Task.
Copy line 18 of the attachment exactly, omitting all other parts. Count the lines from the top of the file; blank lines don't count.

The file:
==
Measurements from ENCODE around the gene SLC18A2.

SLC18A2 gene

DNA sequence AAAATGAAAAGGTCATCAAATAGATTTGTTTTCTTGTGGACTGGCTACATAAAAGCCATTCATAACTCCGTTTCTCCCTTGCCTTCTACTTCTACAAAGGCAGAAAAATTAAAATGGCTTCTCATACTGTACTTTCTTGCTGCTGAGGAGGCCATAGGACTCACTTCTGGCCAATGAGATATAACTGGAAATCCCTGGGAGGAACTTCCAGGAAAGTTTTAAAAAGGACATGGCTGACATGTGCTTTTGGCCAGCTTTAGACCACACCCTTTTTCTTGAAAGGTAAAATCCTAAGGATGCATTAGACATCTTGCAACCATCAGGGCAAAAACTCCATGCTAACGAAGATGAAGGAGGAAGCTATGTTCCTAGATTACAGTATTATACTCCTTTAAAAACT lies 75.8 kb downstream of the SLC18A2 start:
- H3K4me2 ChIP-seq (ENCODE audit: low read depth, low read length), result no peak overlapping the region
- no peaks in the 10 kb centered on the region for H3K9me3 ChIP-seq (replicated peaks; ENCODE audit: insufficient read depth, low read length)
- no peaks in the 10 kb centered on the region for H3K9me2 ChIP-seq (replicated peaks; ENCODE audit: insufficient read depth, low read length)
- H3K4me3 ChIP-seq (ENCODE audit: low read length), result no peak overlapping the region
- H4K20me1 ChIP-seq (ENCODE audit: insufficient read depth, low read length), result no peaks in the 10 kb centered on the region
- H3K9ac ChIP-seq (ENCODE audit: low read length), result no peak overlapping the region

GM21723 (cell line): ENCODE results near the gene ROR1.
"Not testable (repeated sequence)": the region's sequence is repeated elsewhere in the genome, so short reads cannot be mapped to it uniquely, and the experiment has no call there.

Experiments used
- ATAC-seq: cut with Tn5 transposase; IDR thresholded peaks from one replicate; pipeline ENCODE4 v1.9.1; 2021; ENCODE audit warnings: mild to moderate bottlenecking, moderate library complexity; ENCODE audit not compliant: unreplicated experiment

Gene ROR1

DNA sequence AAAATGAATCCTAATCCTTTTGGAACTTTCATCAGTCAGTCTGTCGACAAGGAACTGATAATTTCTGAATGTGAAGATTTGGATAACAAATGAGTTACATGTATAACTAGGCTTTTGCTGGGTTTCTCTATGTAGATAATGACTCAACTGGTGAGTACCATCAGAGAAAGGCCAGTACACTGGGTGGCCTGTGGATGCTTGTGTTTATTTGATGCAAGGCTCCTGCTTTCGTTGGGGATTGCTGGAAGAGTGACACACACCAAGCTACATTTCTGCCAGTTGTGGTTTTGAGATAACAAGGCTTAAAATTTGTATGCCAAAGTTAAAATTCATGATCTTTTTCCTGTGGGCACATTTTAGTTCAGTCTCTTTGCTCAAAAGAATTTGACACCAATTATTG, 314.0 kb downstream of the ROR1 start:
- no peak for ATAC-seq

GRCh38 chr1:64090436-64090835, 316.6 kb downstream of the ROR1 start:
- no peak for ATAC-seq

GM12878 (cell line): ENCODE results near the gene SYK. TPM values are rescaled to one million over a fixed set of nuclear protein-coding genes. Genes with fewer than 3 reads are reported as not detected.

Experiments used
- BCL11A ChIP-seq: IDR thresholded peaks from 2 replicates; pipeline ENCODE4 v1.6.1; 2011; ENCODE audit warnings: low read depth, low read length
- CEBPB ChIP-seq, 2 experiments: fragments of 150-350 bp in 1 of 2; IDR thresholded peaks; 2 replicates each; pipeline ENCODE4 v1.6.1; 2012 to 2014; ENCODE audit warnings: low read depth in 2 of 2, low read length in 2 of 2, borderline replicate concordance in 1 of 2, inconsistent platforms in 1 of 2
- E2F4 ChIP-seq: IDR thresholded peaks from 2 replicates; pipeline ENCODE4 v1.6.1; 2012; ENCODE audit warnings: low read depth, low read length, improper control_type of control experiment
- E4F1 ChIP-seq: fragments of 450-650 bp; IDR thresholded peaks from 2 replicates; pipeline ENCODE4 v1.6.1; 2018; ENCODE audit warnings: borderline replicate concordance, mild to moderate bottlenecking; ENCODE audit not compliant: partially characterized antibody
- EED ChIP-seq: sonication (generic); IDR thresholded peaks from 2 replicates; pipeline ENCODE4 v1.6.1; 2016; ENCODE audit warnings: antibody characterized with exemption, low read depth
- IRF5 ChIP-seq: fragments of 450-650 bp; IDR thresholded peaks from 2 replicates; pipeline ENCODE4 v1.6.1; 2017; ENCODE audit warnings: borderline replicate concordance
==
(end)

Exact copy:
- no peak for ATAC-seq